- Zen Master Hakuin's Song of Zazen
- Copyright © by Mumon Yamada
Translated by Norman Waddell
- B5size softcover /272 pages
Copyright © by Mumon Yamada
Translated by Norman Waddell
Distributed by the Institute for Zen Studies
Published by the Asia South Pacific Friendship Association
Hourin-ji, 457 Konoe-cho, Kamigyō-ku, Kyoto, Japan
First edition, 2021.4.20
3,000yen (tax included)
- Book details (name of author, etc.)：2021/04/20
- Translator’s Preface (by Norman Waddell):
In 1960 Yamada Mumon Rōshi (1900–1988) published a series of loosely-linked essays titled Zazen Wasan Kōwa (translated here as Essays on Hakuin’s Song of Zazen) which had appeared serially during the 1950s in the periodical Hanazono, issued by Myōshin-ji of Kyoto. Zazen Wasan Kōwa was the first of many writings on Zen Mumon Roshi published during the final twenty-eight years of his life. It has proved to be one of his most popular works, issued many times and almost continually in print since its first appearance. Zazen Wasan (The Song of Zazen), the subject of the essays, is a recitation text composed in 44 lines of verse by the 17th century Zen master Hakuin. It began being used around 1900 at religious services in Rinzai temples, and has for over a hundred years now been one of the staples of the Rinzai liturgy, recited at daily temple ceremonies, zazen meetings, and other religious gatherings.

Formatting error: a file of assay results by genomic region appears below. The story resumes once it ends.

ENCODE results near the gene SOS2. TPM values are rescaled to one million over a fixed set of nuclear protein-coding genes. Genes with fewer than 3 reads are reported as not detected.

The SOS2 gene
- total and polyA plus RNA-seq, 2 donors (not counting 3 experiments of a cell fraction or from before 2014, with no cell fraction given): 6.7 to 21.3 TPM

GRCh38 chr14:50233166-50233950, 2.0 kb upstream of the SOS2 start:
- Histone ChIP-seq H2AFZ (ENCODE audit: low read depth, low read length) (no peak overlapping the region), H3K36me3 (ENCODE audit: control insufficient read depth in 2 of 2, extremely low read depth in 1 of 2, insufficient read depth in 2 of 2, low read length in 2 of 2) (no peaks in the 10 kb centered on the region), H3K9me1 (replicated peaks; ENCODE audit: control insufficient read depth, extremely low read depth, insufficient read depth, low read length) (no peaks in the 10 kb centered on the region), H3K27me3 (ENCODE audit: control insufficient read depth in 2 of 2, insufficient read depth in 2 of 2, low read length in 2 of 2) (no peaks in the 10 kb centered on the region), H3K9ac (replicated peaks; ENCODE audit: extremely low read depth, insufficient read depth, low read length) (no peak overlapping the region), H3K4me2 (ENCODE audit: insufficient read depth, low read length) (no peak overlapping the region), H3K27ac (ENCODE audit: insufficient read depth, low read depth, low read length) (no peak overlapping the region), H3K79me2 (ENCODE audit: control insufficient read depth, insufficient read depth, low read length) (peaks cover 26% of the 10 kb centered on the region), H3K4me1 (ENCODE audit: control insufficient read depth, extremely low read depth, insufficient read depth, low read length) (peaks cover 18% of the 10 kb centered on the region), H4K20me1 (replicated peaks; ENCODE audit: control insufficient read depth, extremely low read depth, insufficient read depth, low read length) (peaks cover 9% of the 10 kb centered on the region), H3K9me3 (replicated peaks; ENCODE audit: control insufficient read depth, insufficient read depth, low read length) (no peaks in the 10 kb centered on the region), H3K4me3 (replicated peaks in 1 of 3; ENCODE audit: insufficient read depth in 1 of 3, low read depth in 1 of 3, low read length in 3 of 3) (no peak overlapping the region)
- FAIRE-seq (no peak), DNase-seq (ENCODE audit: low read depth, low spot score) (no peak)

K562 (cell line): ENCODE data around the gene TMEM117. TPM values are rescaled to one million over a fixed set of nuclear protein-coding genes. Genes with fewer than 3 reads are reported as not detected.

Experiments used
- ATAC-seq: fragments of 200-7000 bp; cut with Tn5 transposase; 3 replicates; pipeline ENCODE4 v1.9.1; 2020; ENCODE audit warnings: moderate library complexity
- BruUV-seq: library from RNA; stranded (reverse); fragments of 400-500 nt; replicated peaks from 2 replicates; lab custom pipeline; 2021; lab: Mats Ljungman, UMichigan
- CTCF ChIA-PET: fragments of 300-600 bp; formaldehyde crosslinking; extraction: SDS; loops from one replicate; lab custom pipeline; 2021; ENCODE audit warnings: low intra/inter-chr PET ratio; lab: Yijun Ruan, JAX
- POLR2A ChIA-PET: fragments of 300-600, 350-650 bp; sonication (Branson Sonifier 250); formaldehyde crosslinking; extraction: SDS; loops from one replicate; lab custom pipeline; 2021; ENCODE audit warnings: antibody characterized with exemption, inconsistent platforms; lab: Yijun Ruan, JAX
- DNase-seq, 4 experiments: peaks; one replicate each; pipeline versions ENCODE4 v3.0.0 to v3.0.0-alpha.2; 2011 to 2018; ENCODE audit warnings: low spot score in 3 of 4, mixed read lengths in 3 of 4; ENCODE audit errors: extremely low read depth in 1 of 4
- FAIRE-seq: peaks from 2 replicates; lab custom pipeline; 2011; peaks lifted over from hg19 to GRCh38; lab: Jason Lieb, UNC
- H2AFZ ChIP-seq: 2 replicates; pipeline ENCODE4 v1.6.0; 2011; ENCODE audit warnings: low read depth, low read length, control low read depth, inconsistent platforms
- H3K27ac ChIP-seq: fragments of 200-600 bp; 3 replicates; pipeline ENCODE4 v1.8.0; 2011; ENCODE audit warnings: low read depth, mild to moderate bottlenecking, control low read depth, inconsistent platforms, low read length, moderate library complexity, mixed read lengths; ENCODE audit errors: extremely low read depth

Mumon Rōshi, one of the most respected teachers of modern Rinzai Zen, was also one of its most prolific authors, apparently regarding the printed word—which his Myoshin-ji predecessor Hakuin called “verbal prajna”—an essential weapon in his teaching arsenal. When they were published in 2004, Mumon Rōshi’s complete works, Mumon Zenshū, filled sixteen hefty volumes, embracing a wide variety of writings: religious discourses, homilies, essays aimed at the general reader, and, for a more advanced audience, a large body of learned commentaries on classic texts such as the Blue Cliff Record, the Record of Lin-chi, and Hakuin’s Poison Words for the Heart Sutra.